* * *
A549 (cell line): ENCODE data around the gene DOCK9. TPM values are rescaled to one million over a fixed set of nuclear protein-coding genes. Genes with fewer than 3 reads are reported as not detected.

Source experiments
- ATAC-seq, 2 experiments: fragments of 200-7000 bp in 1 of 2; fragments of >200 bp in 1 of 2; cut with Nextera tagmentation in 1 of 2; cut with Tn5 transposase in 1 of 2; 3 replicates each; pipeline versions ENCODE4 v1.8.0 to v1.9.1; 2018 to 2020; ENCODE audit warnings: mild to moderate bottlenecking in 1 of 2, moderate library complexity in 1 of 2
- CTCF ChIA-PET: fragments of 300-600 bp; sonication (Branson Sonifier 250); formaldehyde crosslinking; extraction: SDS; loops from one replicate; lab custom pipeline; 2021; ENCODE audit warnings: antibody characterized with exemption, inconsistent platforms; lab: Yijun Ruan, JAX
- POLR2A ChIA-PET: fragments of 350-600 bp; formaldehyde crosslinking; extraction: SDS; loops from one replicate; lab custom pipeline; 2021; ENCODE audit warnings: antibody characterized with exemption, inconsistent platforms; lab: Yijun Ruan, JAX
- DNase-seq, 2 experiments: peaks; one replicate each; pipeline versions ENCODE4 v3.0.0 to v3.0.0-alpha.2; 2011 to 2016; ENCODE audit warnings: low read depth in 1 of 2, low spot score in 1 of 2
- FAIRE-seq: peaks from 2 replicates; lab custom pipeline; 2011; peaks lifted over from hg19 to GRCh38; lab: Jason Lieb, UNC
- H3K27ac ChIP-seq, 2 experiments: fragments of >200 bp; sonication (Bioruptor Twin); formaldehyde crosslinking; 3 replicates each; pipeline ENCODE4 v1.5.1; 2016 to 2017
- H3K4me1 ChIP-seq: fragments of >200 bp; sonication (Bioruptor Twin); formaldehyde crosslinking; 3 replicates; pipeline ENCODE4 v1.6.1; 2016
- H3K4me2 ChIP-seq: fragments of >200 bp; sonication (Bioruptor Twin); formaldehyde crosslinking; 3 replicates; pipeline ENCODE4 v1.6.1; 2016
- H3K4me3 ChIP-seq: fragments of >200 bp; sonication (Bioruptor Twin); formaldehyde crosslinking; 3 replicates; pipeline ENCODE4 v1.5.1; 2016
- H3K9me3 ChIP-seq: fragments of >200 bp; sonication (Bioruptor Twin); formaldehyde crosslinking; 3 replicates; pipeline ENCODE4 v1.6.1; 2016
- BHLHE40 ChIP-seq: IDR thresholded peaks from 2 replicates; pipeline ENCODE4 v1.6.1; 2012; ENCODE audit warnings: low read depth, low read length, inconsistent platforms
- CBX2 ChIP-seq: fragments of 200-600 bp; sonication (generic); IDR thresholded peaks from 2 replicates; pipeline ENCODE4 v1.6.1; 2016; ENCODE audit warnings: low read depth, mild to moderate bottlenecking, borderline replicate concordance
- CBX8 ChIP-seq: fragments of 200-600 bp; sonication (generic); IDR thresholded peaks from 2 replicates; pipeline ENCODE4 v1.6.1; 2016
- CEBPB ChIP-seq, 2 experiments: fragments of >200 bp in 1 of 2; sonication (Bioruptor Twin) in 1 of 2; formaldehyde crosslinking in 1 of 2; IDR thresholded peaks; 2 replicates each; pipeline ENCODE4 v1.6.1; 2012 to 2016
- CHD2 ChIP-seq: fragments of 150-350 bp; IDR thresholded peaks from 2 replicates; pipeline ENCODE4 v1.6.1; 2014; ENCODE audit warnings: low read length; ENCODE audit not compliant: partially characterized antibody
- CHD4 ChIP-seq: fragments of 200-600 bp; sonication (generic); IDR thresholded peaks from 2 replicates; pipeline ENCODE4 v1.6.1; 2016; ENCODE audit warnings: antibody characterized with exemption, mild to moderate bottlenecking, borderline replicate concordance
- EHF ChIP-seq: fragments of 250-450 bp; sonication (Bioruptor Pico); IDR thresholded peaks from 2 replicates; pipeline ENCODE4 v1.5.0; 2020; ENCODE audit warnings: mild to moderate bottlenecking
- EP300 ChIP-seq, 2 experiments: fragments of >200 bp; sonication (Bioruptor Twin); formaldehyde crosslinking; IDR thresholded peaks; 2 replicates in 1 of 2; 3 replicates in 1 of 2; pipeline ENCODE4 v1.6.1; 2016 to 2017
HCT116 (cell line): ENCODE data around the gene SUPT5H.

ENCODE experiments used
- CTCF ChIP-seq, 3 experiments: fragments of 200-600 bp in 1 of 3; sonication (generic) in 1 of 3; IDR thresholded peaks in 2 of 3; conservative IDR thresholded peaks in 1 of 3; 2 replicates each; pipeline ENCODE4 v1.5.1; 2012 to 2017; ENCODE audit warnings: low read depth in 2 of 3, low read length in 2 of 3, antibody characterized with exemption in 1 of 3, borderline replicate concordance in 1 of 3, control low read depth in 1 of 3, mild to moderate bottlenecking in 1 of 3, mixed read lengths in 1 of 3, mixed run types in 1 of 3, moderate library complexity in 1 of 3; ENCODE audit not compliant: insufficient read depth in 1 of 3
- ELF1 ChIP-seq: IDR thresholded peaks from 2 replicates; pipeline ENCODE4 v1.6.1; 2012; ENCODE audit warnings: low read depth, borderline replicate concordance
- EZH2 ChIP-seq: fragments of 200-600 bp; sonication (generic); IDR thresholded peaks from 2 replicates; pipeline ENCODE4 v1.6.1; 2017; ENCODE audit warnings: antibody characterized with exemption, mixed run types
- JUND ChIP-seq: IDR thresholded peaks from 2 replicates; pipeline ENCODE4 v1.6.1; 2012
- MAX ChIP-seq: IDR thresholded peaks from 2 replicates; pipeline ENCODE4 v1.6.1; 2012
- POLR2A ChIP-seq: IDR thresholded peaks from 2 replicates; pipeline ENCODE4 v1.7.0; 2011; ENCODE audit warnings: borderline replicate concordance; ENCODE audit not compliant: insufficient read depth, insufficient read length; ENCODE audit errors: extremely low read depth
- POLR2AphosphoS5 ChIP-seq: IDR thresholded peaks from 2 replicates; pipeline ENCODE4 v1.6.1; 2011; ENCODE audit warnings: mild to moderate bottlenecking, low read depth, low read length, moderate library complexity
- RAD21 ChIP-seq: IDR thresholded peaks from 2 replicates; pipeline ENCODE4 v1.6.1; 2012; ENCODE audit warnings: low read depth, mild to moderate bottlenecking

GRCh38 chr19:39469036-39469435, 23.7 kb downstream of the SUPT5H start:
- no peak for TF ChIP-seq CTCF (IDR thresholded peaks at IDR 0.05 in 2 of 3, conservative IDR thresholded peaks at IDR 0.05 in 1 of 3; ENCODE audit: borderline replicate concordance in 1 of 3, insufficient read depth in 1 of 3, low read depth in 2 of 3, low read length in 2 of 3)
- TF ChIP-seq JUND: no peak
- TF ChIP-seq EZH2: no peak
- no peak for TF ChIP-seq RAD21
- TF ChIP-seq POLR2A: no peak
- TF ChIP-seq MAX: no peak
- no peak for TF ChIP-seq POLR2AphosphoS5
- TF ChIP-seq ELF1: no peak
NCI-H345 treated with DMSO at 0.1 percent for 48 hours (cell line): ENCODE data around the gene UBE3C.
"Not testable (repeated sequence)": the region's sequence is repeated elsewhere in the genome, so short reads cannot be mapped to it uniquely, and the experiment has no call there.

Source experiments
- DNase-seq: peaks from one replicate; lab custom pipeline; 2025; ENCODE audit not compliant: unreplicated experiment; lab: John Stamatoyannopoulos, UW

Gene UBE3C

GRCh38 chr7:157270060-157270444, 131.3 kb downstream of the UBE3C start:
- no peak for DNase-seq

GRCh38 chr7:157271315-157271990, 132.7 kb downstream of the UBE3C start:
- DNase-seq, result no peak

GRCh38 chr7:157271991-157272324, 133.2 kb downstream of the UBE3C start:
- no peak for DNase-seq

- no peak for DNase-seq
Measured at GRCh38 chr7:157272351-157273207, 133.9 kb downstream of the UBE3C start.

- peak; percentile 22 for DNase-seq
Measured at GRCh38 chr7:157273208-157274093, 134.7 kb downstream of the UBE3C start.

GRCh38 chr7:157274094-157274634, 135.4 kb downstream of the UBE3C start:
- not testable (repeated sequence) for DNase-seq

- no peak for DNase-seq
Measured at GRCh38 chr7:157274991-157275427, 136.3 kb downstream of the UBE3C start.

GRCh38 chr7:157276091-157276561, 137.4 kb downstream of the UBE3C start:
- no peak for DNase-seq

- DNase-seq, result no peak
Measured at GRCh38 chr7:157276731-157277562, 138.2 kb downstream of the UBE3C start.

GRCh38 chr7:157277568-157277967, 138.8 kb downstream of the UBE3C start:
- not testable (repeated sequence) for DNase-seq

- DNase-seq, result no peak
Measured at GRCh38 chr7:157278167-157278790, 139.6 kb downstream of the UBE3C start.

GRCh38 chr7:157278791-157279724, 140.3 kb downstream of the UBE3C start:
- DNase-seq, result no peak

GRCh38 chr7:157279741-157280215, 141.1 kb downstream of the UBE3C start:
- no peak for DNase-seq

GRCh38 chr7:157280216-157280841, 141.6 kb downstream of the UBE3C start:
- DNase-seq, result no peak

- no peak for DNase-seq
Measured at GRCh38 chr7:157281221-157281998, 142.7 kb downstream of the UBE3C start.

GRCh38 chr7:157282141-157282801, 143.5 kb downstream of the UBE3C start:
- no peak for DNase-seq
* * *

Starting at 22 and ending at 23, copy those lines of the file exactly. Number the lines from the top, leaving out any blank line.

ENCODE experiments used
- CTCF ChIP-seq, 3 experiments: fragments of 200-600 bp in 1 of 3; sonication (generic) in 1 of 3; IDR thresholded peaks in 2 of 3; conservative IDR thresholded peaks in 1 of 3; 2 replicates each; pipeline ENCODE4 v1.5.1; 2012 to 2017; ENCODE audit warnings: low read depth in 2 of 3, low read length in 2 of 3, antibody characterized with exemption in 1 of 3, borderline replicate concordance in 1 of 3, control low read depth in 1 of 3, mild to moderate bottlenecking in 1 of 3, mixed read lengths in 1 of 3, mixed run types in 1 of 3, moderate library complexity in 1 of 3; ENCODE audit not compliant: insufficient read depth in 1 of 3